Even though ‘global warming’ and ‘climate change’ have become buzzwords in the last 20 years, awareness extended about it has remained limited to compulsory Environmental Studies classes in the school and college curricula. The immediacy of taking action on climate change has fallen flat in the face of the neo-liberal, consumerist world that we live in today.
This is not to say that citizens do not have access to an overwhelming amount of data regarding environmental degradation and climate change in the world. In fact, most people are inundated with all sorts of information and alerts about climate change every day in their newsletter subscriptions, Instagram, Twitter, and news channels.
What seems to be missing, then, is an emotional connect with such pieces of news which, despite claiming to make people aware about the environment, end up at the back of their heads, without moving us enough to want to take action.
Popular science magazine, Scientific American describes it as “art inspired by climate change and global warming, generally intended to overcome humans” hardwired tendency to value personal experience over data and to disengage from data-based representations by making the data “vivid and accessible.”’
This is what we believe too, so we brought together a curated list of homegrown artists who are engaging in environmental activism through their art. Here’s a curated list of such artists, specially created for Homegrown readers.
I. Mohan Kannan
Mohan Kannan is the lead vocalist of the rock band, Agnee, and also plays the mridangam. He grew up in a family of musicians and was trained in Carnatic music from an early age. However, a career in music became a reality only after he completed his MBA from XIMB and landed a cushy job in Deutsche Bank. In 2005, a jamming session with Coco (composer and lead guitarist, Agnee) convinced him that he wanted to be a musician and he quit his banking job.
Famous for having sung Nusrat Fateh Ali Khan’s melodious qawwali Yeh Jo Halka Halka while in XIMB, Odisha, as well as the iconic theme song of MTV Splitsvilla’s Aahatein, the lead singer of Agnee, Mohan Kannan, has come a long way. Off late, he lent his voice to Main Banjar, India’s first climate change-based song, for what is probably India’s first feature film on the same, Kadvi Hawa (2017).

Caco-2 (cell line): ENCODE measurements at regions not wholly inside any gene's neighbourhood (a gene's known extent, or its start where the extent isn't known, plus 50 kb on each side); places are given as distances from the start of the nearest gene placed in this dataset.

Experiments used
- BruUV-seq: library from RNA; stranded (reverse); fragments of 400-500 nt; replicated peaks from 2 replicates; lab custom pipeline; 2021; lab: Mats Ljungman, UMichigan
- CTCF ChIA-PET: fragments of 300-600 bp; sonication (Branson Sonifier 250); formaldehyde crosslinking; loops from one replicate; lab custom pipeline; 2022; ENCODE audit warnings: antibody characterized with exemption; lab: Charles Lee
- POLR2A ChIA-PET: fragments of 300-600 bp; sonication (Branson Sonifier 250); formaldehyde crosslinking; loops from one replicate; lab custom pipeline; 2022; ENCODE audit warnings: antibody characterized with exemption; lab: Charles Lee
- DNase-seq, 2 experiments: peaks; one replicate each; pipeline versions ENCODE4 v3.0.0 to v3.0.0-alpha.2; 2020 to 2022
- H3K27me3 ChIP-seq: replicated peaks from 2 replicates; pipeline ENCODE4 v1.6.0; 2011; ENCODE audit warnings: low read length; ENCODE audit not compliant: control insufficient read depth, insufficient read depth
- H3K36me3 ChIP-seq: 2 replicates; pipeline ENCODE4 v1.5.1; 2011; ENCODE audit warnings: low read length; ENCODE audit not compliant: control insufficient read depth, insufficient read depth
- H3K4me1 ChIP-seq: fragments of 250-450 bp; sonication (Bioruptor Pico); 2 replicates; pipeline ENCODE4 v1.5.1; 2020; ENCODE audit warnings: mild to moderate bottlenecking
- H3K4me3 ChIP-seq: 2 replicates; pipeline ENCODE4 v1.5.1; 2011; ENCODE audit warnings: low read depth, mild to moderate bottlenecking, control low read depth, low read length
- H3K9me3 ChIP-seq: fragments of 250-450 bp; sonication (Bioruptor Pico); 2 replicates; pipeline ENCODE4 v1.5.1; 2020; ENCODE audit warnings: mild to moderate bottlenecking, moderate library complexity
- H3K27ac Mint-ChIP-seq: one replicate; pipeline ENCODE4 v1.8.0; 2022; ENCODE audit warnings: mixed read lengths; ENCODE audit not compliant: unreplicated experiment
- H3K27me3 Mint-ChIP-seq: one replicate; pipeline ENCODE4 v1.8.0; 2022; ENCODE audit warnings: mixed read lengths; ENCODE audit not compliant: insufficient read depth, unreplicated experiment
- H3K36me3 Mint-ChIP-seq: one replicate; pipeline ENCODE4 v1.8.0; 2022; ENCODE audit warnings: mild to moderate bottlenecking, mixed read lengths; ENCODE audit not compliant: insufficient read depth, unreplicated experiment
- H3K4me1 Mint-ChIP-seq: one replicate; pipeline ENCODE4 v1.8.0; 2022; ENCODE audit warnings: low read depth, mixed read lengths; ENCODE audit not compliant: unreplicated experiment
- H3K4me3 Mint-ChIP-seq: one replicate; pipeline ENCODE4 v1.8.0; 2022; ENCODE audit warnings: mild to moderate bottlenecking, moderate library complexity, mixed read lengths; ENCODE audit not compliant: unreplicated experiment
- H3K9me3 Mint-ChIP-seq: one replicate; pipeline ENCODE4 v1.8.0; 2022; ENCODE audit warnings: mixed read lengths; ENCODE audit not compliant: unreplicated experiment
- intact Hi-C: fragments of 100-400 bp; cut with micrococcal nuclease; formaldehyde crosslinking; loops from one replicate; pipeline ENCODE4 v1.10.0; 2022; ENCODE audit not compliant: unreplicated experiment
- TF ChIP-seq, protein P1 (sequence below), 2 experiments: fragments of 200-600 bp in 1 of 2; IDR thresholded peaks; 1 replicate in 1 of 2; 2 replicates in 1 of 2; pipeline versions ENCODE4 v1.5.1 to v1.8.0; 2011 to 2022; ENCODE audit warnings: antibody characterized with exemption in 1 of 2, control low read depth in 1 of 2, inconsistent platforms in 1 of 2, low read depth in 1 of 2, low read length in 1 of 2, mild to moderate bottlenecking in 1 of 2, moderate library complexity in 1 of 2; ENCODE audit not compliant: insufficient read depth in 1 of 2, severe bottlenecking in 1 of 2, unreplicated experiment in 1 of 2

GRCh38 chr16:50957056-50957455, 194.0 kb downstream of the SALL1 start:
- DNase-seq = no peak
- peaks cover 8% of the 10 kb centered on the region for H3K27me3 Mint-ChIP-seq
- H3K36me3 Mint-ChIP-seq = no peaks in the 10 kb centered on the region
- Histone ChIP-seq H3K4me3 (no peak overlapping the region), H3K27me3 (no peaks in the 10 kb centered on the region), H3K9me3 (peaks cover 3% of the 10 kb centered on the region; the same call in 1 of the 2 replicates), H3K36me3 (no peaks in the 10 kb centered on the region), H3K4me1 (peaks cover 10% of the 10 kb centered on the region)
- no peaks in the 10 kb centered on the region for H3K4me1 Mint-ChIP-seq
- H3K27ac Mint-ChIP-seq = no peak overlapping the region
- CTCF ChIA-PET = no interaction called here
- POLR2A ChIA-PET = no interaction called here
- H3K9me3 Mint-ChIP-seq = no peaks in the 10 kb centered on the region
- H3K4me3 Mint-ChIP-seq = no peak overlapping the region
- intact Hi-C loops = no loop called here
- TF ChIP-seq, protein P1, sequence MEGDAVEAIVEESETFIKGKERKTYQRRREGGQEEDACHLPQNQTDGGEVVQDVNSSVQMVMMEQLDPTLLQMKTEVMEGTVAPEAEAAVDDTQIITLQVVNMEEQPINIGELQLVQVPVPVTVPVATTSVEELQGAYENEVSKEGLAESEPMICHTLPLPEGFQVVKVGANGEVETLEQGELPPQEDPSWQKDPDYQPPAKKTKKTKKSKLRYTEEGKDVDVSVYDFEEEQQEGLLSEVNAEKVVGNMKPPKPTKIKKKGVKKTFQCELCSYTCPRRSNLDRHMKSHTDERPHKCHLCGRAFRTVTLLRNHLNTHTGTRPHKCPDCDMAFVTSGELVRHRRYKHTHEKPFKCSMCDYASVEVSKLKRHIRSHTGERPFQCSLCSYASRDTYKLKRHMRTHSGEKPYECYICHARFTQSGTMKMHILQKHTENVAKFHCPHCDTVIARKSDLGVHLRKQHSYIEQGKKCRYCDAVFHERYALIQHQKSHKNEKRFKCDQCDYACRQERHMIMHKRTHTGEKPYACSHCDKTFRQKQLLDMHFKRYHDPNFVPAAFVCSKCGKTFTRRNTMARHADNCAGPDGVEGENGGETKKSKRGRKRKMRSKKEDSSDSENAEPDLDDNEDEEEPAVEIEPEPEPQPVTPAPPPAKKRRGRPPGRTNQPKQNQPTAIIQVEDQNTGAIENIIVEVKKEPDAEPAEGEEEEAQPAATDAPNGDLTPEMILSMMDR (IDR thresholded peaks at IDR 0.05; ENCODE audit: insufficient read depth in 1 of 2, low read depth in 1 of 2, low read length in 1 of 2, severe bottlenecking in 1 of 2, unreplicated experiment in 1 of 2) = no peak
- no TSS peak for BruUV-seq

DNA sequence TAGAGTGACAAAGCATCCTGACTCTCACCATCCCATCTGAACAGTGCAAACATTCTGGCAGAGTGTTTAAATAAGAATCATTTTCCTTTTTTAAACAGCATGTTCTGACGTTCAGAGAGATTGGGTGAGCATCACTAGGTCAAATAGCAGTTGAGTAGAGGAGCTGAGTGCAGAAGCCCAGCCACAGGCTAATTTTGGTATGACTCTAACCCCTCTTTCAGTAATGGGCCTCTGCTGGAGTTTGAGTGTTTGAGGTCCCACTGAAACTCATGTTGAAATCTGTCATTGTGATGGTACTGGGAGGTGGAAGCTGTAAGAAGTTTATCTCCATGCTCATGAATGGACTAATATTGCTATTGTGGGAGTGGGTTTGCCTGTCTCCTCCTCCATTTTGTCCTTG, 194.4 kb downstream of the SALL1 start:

The intense lyrics of this song made him want to lend his voice to it. He remembers reacting to the line, “Dhoondhoon Kahaan Raahaton Ka Pauna Sa Samandar”, (“Where do I find a quarter of the sea of the peace?”) after which he met Santosh Jagdale, the composer, and loved the entire creative work even more.
Environmental conservationist by day and singer-songwriter by night, Aditi Veena aka Ditty, reminds us of this with her latest album Poetry Ceylon, blending her two worlds to create a unique sound that is both a cry for help and a call to action. With hushed spoken-word poetry and searching melodies – an earnest reflection of the sadness, she carries for the way humans treat their surroundings – Ditty’s music is an attempt at getting people to wake up to a world that is often literally burning all around them. Ditty feels the pain that humans cause to creatures that have just as much of a right to the planet and says her work as a conservationist has a deep impact on her music. Watching the slow death of species every single day takes a toll on her, and all of it is reflected in her music. Her songs on the environment include ‘Food City’, ‘On An Island’, ‘Eulogy For A Sparrow’, ‘Garden’, ‘History Of Us’, ‘Deathcab’ and others.